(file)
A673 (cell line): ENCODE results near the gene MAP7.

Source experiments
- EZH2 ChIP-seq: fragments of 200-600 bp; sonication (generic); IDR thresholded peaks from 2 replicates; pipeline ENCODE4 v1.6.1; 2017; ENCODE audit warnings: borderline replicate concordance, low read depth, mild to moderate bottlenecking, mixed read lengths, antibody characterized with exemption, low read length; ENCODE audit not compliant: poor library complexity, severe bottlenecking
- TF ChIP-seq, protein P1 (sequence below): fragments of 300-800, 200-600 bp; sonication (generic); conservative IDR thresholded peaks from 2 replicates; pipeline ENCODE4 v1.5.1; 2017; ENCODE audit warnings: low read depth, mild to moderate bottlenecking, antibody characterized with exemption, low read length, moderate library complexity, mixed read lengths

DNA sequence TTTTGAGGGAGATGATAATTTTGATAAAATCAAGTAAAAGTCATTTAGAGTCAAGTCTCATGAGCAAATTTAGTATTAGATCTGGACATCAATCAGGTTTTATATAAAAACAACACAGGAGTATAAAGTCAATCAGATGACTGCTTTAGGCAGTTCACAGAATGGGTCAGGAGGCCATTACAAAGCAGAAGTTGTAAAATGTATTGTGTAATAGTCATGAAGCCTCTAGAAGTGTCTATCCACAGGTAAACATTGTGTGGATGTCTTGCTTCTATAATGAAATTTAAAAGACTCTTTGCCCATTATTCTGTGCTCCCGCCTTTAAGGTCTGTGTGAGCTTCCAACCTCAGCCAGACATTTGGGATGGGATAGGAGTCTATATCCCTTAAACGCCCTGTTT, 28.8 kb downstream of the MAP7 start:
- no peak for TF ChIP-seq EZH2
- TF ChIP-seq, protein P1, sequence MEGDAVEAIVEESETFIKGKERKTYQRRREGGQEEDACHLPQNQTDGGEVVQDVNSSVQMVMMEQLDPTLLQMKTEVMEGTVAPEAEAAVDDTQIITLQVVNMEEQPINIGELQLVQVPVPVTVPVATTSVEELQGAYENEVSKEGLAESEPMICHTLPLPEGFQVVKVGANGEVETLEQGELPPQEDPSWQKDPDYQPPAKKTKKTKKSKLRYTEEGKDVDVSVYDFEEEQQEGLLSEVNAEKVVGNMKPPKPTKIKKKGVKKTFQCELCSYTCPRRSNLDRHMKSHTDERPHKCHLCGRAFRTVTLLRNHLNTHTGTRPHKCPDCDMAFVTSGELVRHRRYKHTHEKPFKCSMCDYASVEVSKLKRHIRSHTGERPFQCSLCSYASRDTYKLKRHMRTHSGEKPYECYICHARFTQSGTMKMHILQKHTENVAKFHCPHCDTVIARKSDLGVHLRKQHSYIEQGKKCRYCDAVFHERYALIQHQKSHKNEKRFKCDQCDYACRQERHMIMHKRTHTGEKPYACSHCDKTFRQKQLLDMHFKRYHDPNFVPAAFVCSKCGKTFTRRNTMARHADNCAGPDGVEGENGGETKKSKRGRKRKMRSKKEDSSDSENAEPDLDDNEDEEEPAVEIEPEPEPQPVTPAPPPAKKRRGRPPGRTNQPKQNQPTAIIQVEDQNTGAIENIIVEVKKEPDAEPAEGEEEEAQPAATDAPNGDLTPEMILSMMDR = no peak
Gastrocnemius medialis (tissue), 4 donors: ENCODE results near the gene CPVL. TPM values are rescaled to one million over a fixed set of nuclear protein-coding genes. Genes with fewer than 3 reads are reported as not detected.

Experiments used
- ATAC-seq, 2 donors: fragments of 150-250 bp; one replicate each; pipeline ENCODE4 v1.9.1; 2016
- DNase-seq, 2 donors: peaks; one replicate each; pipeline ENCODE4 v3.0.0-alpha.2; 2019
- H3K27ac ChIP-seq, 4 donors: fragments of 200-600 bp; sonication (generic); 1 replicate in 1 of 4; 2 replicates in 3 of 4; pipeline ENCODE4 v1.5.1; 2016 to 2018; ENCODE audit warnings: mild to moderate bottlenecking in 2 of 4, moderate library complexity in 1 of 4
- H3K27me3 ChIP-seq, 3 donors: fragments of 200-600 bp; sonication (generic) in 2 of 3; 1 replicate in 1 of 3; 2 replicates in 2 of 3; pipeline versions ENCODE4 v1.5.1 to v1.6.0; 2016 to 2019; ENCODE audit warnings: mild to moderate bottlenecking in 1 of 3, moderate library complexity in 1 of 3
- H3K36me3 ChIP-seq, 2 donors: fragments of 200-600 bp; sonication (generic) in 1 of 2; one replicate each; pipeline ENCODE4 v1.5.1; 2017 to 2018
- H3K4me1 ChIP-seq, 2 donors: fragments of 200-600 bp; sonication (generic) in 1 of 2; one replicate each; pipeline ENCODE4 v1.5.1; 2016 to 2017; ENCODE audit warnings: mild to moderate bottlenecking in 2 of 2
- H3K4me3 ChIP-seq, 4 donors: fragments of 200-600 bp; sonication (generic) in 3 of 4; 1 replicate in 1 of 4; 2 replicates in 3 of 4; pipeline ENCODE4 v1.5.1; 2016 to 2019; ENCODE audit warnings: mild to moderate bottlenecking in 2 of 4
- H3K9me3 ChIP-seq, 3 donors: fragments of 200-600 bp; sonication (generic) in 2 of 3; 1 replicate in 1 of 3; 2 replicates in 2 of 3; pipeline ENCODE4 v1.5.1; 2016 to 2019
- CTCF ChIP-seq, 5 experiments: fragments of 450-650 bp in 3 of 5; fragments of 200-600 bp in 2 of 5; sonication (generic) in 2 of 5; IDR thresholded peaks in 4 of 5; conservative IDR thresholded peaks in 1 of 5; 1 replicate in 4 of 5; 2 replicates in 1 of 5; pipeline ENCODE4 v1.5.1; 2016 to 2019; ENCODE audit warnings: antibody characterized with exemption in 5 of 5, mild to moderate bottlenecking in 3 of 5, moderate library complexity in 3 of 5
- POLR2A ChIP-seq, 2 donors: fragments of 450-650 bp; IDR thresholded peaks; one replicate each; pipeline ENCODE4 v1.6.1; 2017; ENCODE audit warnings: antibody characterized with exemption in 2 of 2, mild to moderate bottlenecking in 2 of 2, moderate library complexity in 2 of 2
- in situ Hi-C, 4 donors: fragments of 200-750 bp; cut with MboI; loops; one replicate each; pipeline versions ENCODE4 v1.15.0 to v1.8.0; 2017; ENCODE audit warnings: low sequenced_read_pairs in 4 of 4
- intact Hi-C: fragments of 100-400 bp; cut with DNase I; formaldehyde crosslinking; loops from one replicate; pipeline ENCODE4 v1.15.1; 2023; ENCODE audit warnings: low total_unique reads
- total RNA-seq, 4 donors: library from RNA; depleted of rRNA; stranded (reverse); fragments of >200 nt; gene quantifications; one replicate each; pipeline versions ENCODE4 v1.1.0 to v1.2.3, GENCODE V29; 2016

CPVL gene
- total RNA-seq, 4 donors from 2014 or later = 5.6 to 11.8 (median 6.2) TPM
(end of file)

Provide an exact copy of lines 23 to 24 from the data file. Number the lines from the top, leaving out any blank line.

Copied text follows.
CPVL gene
- total RNA-seq, 4 donors from 2014 or later = 5.6 to 11.8 (median 6.2) TPM